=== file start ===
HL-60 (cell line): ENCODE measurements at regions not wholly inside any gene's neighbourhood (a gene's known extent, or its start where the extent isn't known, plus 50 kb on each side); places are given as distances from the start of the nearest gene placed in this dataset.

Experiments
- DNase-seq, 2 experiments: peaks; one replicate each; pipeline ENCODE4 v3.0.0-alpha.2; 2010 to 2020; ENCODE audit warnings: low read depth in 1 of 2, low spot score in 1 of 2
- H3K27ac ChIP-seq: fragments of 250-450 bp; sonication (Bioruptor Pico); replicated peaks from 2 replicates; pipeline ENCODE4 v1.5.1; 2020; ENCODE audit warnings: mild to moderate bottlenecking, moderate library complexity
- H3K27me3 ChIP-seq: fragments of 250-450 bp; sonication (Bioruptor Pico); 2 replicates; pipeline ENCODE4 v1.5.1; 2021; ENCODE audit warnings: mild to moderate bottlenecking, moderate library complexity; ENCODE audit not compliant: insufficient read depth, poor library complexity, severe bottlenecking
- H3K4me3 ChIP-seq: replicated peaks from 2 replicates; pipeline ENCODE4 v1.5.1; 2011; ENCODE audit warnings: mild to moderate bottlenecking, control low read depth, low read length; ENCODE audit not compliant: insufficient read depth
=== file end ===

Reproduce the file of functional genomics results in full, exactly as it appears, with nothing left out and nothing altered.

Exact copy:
HL-60 (cell line): ENCODE measurements at regions not wholly inside any gene's neighbourhood (a gene's known extent, or its start where the extent isn't known, plus 50 kb on each side); places are given as distances from the start of the nearest gene placed in this dataset.

Experiments
- DNase-seq, 2 experiments: peaks; one replicate each; pipeline ENCODE4 v3.0.0-alpha.2; 2010 to 2020; ENCODE audit warnings: low read depth in 1 of 2, low spot score in 1 of 2
- H3K27ac ChIP-seq: fragments of 250-450 bp; sonication (Bioruptor Pico); replicated peaks from 2 replicates; pipeline ENCODE4 v1.5.1; 2020; ENCODE audit warnings: mild to moderate bottlenecking, moderate library complexity
- H3K27me3 ChIP-seq: fragments of 250-450 bp; sonication (Bioruptor Pico); 2 replicates; pipeline ENCODE4 v1.5.1; 2021; ENCODE audit warnings: mild to moderate bottlenecking, moderate library complexity; ENCODE audit not compliant: insufficient read depth, poor library complexity, severe bottlenecking
- H3K4me3 ChIP-seq: replicated peaks from 2 replicates; pipeline ENCODE4 v1.5.1; 2011; ENCODE audit warnings: mild to moderate bottlenecking, control low read depth, low read length; ENCODE audit not compliant: insufficient read depth